Police need to show up where it matters most

The following is the fourth installment in a series of posts on Racism and Aboriginal People. I will be wrapping it up with some final thoughts on the weekend.


It’s pretty hard for a nation built on the overthrow and oppression of a people to not have racism ingrained in its institutions. And, besides government, what institution would have racism more deeply embedded than the police, whose job was to ensure the conquered understood their place and stayed there?

Obviously, the current role of the RCMP has changed but Aboriginal people, with all of our problems, make for an easy target, much easier than the rich and influential, the guys they golf with and whose homes their kids sleep over at. I imagine Aboriginal people are somewhat of a nuisance to police, who too often have to break up their parties and pick them up off the streets.

I know the RCMP pretty well. I had several run-ins with them in my youth. I also worked with them a lot over the last 20 years, first as a program director at the Friendship House and, then, as a recreation director in the village of Lax Kw’alaams. As you might guess, my relationship with them was much different and mostly unpleasant in my early years. I got into my share of trouble as a kid. I shoplifted, I was a vandal, I was mouthy. I got myself into situations that invited police intervention.

I think when we discuss police using excessive force, it’s important to start there, with the assumption that there was a good reason for the police to be engaging with or arresting someone. By starting with “the guy was no angel” reason, it dispenses with the apologist’s lines, like “the dude was shoplifting” or “he called the cop a pig and flipped him the bird” or, in the case of George Floyd, “he was using counterfeit money” and “he was high.” All of those are bad behavior or crimes but very thin reasoning for excessive force.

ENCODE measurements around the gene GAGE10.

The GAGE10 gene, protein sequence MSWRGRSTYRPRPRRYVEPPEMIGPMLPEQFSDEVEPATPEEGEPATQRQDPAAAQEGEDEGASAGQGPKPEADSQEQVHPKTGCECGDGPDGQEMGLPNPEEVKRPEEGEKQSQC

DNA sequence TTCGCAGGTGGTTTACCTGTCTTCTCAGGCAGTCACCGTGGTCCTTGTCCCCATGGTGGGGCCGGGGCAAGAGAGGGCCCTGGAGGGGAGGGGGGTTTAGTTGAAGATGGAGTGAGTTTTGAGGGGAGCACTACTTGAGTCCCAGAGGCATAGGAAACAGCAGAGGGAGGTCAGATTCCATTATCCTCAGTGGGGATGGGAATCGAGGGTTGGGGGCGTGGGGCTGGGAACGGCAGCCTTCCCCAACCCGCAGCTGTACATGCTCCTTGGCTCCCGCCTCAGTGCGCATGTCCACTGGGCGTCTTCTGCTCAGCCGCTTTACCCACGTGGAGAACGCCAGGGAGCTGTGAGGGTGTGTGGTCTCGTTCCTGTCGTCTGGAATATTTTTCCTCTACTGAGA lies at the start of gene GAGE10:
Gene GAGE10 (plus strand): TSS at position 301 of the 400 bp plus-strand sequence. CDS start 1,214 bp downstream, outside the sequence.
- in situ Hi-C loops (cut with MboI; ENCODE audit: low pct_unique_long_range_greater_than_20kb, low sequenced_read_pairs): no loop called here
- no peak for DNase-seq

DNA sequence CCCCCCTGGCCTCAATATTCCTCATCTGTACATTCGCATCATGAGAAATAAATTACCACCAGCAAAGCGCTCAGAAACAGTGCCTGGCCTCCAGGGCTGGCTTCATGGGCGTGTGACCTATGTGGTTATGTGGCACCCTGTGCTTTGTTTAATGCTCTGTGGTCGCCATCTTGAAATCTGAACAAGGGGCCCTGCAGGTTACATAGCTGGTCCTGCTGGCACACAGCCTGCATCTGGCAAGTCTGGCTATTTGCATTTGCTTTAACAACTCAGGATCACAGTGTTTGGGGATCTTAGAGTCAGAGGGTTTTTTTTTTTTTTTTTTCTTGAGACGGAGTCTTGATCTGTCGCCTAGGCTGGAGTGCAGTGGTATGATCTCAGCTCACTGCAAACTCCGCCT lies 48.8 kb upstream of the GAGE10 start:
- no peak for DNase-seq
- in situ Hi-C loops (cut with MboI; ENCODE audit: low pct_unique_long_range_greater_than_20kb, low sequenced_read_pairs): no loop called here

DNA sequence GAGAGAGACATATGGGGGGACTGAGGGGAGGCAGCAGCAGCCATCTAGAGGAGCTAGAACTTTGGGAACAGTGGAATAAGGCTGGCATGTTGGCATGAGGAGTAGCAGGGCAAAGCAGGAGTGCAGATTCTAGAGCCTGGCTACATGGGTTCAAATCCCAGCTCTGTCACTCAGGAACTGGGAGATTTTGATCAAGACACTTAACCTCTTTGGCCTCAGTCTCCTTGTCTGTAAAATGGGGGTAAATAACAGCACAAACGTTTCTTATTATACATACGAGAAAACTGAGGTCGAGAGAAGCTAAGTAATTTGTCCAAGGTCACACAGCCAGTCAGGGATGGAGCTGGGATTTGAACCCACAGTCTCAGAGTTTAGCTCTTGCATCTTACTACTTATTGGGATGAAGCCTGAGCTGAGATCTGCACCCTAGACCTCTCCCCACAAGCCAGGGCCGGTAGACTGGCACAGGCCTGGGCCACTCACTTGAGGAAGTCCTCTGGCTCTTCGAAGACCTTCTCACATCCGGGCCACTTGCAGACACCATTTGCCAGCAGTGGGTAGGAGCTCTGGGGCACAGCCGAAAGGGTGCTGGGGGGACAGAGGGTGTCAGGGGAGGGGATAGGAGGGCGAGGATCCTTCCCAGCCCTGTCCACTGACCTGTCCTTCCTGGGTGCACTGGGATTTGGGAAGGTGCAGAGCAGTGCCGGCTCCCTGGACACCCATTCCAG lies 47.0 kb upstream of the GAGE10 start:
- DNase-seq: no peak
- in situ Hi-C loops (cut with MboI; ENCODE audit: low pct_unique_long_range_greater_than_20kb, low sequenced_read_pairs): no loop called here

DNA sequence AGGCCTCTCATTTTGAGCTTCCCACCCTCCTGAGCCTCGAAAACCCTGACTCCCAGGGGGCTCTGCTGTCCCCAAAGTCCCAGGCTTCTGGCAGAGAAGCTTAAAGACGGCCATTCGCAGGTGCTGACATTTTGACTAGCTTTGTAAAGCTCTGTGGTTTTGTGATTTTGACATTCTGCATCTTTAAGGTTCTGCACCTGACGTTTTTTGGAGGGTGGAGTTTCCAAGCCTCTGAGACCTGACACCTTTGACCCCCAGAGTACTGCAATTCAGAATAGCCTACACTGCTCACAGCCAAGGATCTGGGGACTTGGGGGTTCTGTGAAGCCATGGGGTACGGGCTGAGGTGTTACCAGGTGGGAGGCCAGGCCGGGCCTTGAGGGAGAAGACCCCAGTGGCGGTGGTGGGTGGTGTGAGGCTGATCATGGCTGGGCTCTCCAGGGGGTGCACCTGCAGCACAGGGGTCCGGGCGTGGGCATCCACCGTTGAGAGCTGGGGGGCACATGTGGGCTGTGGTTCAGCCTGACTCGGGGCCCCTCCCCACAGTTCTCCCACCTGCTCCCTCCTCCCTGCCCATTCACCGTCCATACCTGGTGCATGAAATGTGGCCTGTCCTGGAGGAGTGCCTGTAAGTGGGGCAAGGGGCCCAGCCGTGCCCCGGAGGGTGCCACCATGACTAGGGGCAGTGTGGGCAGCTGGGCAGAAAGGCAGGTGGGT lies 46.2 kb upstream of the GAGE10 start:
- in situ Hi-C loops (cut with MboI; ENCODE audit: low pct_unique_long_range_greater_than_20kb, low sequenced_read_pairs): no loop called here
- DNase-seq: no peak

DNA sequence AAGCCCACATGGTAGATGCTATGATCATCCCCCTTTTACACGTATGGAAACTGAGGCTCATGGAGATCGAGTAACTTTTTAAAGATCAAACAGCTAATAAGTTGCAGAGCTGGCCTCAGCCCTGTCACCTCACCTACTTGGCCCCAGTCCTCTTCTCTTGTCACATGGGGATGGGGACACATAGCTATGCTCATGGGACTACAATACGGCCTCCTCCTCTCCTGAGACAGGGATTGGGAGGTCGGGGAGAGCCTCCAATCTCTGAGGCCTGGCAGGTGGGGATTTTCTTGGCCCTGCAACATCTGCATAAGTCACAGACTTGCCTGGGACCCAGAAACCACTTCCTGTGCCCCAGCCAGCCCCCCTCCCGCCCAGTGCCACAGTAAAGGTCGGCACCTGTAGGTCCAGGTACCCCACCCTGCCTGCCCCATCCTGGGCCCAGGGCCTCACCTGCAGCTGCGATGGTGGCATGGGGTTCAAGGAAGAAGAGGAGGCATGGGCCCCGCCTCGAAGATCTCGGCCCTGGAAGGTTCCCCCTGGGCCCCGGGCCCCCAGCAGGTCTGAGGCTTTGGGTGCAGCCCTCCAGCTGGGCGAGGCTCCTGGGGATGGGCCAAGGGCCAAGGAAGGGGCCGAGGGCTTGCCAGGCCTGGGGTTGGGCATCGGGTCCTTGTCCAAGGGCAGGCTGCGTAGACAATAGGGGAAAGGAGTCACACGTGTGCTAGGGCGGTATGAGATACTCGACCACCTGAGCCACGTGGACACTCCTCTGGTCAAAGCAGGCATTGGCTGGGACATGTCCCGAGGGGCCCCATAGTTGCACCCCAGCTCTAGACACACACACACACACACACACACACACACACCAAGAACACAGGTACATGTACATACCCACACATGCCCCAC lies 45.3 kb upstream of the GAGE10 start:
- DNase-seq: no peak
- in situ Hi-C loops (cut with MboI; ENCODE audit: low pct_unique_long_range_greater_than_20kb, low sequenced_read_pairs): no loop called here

Yes, someone suspected of a crime needs to be questioned and, when applicable, brought in. That’s it. If a suspect asks questions, they have every right to. Whatever the charge they are facing, it must be explained. That’s not “mouthing off.” Every public service job, at all levels, understands and is trained for belligerent people and has standard tactics for dealing with them.

Even when a person physically resists or throws a punch, there are stop points. You have them subdued and under control? Ask them if they’re in distress, don’t inflict further pain. And just because someone throws a punch doesn’t mean it is now a fight, officially called, like in the schoolyard, and you’re allowed to get some shots in and ad some flourish while he’s down.

I always felt Aboriginal people were given special attention by the RCMP. Cops often pulled over to ask me and my Aboriginal friends what we were doing when we were just walking down the street. We knew the answer they were looking for, so we always said we were on our way home.

When I was in my teens, there was one constable in town who was well known for his feelings towards Aboriginal people. He wasn’t alone but he was the most brazen about it. One night, I got caught drinking in the bushes by the Savoy Hotel. I was with a couple of buddies and this particular constable singled me out because I was challenging their physical handling of us. They weren’t striking us, but they were grabbing us and shaking us, and I made the mistake of saying they couldn’t do that. The notorious constable tossed me into the back seat of his vehicle.